“I would like to inform everyone on this campus that no racial threat occurred. I am a blind student on this campus with a guide dog. I was meeting with a group last night to go over our debate for one of my sociology classes. My dog did her business outside on the grass and I picked it up and put it in a bag like always … I did not want to bring the feces inside and make the building smell, so I left it outside by the door … Everyone is going to point me out now as the blind girl who left her dog feces by the black cultural center. I am sorry that I do not know where all the trash cans are on main campus…”
Leaders of the Hidden Dores campaign put a new post on its Facebook page, apologizing to the blind student, and for reacting a little too swiftly.
“Given the recent elevation in polarization on this campus in the aftermath of our silent protest this Monday, evidenced by tough personal exchanges and anonymous targeted posts, it was too easy for us to believe that a member of our community would stoop low enough to maliciously leave fecal matter at the Black Cultural Center,” the Facebook post said.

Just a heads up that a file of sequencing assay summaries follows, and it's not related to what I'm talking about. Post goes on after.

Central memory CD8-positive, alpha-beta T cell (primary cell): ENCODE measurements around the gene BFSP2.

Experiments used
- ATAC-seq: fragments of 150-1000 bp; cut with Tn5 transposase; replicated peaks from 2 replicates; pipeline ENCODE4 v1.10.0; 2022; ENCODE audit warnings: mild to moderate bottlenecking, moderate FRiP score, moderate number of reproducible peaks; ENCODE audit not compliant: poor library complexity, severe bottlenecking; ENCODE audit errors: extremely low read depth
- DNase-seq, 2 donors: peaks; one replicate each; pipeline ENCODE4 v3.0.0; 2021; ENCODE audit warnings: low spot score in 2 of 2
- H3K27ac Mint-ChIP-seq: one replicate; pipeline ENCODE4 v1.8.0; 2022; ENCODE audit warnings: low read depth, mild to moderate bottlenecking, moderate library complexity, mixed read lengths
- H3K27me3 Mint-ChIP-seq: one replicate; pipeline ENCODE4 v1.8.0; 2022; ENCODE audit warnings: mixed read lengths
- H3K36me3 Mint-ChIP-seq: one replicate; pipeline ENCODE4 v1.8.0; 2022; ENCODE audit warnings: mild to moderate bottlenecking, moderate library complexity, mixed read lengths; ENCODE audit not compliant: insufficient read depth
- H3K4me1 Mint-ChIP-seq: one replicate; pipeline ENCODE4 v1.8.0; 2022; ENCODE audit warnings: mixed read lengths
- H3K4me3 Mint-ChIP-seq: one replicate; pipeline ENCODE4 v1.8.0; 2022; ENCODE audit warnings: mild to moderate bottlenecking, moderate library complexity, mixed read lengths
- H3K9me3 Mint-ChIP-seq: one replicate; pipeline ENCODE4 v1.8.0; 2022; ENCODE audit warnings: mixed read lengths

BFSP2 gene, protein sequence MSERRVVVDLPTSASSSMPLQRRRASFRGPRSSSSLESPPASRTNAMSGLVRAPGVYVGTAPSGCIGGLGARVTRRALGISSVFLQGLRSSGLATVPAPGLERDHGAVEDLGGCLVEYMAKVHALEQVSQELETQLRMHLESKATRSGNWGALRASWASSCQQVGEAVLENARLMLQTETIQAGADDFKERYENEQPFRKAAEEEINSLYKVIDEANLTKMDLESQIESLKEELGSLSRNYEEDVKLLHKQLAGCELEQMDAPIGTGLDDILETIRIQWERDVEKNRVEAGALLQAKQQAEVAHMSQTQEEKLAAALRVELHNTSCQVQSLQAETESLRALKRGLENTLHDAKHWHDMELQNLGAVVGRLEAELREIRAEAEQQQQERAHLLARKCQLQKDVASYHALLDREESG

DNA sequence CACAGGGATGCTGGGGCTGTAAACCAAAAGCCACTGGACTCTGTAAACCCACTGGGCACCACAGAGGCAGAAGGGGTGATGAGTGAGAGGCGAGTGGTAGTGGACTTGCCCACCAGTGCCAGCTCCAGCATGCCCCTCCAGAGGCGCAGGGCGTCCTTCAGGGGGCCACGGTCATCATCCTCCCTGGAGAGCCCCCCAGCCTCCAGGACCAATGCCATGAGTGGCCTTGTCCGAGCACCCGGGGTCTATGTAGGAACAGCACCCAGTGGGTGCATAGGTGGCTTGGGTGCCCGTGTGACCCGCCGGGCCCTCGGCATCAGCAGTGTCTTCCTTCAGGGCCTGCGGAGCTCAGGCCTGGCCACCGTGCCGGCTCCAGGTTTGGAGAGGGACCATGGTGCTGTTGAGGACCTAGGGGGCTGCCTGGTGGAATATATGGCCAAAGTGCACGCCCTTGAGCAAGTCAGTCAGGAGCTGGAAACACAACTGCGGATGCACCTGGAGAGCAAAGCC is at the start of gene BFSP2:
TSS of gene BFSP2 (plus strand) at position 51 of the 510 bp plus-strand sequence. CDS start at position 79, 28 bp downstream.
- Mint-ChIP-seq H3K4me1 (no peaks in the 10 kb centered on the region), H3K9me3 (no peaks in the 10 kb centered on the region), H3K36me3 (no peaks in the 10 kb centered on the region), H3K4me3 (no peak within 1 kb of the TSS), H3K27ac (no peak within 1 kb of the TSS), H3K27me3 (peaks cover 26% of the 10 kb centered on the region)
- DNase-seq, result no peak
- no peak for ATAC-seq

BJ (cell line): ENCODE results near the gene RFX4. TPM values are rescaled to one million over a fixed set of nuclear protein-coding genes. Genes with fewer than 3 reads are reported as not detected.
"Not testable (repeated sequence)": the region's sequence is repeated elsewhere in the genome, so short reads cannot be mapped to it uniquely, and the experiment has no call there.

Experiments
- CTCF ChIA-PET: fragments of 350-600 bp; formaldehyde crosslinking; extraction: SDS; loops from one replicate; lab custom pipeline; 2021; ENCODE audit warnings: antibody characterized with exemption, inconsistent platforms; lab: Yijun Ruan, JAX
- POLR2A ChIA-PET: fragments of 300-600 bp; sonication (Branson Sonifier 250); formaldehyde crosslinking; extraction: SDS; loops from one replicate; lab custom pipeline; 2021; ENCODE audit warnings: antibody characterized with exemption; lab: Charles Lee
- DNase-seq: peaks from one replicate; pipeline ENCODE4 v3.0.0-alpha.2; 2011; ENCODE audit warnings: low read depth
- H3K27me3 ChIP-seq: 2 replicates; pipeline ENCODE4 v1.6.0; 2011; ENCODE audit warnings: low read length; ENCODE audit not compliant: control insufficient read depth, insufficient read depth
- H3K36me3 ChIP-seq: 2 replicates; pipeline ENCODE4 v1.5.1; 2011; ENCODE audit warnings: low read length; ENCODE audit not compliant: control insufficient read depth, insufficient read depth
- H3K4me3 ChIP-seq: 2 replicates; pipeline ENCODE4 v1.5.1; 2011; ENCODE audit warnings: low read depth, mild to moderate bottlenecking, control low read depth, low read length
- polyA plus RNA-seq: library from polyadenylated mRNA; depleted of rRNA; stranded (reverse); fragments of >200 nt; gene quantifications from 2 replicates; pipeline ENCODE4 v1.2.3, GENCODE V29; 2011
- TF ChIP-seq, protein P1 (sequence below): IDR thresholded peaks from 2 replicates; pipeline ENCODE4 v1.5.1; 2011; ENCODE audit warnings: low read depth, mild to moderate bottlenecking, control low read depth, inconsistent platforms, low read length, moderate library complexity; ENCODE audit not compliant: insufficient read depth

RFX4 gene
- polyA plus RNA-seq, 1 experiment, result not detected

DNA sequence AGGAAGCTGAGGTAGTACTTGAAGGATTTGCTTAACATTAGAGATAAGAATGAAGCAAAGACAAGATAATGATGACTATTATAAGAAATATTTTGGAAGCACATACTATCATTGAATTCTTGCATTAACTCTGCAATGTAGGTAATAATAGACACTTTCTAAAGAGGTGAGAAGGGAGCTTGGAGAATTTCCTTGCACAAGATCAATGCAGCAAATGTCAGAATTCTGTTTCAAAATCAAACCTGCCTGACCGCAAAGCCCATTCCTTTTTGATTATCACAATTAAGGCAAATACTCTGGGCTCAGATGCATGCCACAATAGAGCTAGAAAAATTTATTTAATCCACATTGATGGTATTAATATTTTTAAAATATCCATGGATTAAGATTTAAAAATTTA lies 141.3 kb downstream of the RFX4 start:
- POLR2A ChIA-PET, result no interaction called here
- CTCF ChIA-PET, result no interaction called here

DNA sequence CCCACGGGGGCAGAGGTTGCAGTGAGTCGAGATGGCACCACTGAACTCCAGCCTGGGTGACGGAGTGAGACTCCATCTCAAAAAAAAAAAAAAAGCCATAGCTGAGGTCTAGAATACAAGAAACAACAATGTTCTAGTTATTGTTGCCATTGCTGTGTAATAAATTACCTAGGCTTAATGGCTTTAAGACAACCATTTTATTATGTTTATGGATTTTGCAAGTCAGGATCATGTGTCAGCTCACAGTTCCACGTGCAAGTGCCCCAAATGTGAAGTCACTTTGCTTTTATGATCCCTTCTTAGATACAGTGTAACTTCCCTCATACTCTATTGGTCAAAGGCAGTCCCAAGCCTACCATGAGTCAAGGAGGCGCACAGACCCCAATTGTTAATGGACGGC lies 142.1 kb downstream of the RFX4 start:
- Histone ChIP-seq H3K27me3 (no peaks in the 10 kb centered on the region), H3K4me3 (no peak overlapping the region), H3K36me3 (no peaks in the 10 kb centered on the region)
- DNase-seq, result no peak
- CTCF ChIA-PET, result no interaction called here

“Nonetheless, we apologize to the Vanderbilt community for jumping to conclusions and for any personal trauma caused by the quick escalation of this situation.”
(Photo: Hidden Dores Facebook page)
Posted by John Woestendiek November 19th, 2015 under Muttsblog.
Tags: animals, bag, blind, demonstration, dog, dog poop, dogs, facebook, feces, guide dog, guide dogs, hidden dores, incident, investigation, pets, police, poop, race, racial inequity, racism, students, university of missouri, vanderbilt university
Dog poop is being spray painted bright orange on some forest trails in Oregon to increase public awareness of the problem — as if stepping in it doesn’t make you aware enough.